Ionizers – Ionizers apply an electric charge to particles that pass through it, causing them to settle out of the air. But this process produces ozone, which means they have the same drawbacks as ozone generators. Ionizers are also ineffective against VOCs, so they will not remove gaseous pollutants from weed smoke, plus they produce limited airflow resulting in low filtration effectiveness.
Carbon filters – These filters use activated charcoal to remove VOCs from the air. The many crevices inside the carbon contain spaces where VOC molecules can become attached, like a lock fitting into a keyhole. This process is known as “adsorption” and can effectively remove VOCs and odors from the air. But the problem with carbon air purifiers is that they eventually become less efficient as the carbon “fills up” with VOC molecules. Eventually, the filter will not only stop working, but also begin emitting those same toxic compounds back into the air. Therefore, they need to be replaced frequently. Carbon filters cannot filter certain compounds, like carbon monoxide and other types of gases. Finally, carbon filters do not capture any particulate pollutants whatsoever.
However, smoking pot has some unfortunate drawbacks. Much like tobacco smoke, weed smoke contains several different types of pollutants that can affect your indoor air quality. These toxins and particulates can have a negative effect on both the smoker and anyone who inhales second-hand smoke. Moreover, even if you do not mind the smell of weed smoke, you probably would not want that smell to linger in your house.
HEPA – HEPA filters are designed to remove 99.97 percent of all particles of 0.3 microns in size, therefore they are acceptable for removing particulate matter from the air, though no filter can remove all of it. However, they do not remove VOCs or odors, which is composes a large part of weed smoke. If the filter is not changed often enough, it can even become a source of odors.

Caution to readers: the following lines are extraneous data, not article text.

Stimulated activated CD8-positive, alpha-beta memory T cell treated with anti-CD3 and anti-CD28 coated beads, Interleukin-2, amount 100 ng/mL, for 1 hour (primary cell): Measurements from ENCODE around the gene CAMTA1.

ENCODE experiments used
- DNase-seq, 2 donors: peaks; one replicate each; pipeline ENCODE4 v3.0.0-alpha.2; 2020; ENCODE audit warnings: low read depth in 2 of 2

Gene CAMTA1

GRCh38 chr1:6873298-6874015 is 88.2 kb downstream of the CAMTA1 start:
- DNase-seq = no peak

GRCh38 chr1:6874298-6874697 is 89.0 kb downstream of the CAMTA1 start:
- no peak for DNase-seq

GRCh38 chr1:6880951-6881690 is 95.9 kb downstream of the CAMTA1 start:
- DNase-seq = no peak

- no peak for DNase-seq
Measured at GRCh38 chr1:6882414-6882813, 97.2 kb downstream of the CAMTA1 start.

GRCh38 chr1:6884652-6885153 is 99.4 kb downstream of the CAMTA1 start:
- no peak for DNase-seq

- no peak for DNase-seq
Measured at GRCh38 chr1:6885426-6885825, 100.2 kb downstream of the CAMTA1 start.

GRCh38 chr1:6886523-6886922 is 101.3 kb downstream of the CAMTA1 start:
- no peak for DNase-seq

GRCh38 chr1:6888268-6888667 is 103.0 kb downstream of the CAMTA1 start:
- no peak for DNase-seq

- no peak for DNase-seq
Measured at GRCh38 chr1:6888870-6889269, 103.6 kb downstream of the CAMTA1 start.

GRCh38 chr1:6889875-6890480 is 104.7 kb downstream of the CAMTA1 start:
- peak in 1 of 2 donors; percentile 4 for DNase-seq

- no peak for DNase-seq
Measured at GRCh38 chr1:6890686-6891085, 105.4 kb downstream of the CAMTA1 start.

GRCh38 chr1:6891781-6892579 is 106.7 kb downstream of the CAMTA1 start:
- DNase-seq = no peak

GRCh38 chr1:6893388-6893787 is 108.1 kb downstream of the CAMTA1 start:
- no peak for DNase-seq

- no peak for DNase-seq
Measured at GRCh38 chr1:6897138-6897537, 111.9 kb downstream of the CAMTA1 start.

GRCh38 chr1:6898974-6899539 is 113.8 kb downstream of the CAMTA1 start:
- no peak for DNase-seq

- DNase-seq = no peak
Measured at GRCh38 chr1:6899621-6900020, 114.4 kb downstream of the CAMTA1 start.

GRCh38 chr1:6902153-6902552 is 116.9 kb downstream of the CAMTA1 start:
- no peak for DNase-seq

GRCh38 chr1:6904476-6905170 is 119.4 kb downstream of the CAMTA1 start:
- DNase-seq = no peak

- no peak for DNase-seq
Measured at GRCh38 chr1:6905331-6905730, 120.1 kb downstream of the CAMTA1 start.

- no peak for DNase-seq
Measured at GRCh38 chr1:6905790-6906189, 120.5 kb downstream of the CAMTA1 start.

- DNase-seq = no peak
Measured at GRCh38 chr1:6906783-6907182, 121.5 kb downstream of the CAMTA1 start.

Clearing the air in your home of smoke, smell and toxins can be a challenge, especially for heavy users. Fortunately, you can remove such pollutants with an air purifier, and there are a number of technologies that claim to help, with varying degrees of success. But which one will most effectively remove weed smoke from your home? To determine this, it is useful to understand both the composition of marijuana smoke and how different air purification technologies work to remove it.
There is some evidence that marijuana smoke is associated with greater cancer risk, according to the California Environmental Protection Agency. Although weed smoke has not been definitively linked to cancer, the bad news is that it is still likely to be harmful to your health and anyone else in your home who inhales it secondhand. A study in the European Respiratory Journal found that lung cancer risk increases eight percent for every year in which a person smokes a joint on a daily basis (even if a year’s worth of smoking is spread out across multiple years) (Aldington et al, 2008). Though weed smoke does not contain nicotine, it does contain similar carcinogens to tobacco smoke. The researchers noted that, “Cannabis smoke is qualitatively similar to tobacco smoke, although it contains up to twice the concentration of the carcinogenic polyaromatic hydrocarbons.”
Only some air purifiers are capable of handling both particulate and gaseous pollutants, and while some might remove pollutants, they can still generate harmful substances themselves. Here are some current air purification technologies, ranked from worst to best, for removing weed smoke from the air.
People have been smoking marijuana under the radar for decades, but the legalization of weed for both medical use (in 33 states) and recreational use (in Canada and 10 U.S. states) means it is much more common and mainstream than it was even as recently as five years ago.
The pollutants in weed smoke take two forms: particulates and volatile organic compounds (VOCs). The particulate matter in smoke can be both solid and liquid, and some of the particles are microscopic. Because marijuana tends to have a higher water content than tobacco, liquid particles tend to be in weed smoke. These tiny particles can be inhaled and lodge deep within your lungs, and if they build up over time they may impair lung function according to the American Lung Association.
Find information on different air purifier technologies, how they handle weed smoke, and which is the best for your home.